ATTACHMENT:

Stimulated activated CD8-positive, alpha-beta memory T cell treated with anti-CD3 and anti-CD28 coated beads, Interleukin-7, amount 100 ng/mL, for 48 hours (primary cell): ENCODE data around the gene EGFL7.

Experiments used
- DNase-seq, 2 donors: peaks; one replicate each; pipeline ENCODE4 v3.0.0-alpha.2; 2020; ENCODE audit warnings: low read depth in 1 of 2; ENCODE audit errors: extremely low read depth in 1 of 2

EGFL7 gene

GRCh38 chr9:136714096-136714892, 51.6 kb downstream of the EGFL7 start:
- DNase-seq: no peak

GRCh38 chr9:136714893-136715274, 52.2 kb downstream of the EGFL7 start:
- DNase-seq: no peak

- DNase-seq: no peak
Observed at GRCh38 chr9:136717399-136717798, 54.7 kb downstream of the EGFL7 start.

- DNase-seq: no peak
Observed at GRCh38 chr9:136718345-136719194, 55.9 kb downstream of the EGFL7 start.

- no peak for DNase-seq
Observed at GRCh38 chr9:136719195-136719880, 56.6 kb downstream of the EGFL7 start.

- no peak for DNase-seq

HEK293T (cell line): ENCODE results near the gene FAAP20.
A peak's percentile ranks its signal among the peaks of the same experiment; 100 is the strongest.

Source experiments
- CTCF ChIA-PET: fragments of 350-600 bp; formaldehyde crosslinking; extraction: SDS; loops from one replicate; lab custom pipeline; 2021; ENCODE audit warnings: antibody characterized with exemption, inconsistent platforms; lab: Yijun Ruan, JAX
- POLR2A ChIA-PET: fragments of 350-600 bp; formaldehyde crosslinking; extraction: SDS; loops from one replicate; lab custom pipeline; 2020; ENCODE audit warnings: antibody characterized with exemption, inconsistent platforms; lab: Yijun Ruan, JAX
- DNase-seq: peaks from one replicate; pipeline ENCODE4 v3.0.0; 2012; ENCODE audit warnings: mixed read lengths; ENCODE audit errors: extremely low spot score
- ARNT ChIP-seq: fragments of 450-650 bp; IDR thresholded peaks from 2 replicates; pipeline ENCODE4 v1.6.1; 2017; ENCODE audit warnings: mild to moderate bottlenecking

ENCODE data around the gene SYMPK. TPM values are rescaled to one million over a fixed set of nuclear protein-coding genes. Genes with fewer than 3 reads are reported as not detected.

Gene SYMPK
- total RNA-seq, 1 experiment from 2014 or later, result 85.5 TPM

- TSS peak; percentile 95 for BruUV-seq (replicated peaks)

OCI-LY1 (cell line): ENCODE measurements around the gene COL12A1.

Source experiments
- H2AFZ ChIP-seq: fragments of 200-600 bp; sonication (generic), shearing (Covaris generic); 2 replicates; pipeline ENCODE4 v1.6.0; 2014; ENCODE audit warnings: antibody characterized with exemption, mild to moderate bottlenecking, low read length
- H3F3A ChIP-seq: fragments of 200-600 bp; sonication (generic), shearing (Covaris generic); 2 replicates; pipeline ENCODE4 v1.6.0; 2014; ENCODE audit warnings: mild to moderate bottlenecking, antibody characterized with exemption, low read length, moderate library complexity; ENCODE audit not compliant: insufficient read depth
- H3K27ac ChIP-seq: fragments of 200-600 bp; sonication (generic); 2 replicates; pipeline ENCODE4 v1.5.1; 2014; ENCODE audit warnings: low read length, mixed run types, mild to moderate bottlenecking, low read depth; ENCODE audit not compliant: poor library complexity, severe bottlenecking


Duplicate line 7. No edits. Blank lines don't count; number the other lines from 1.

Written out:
GRCh38 chr9:136714893-136715274, 52.2 kb downstream of the EGFL7 start: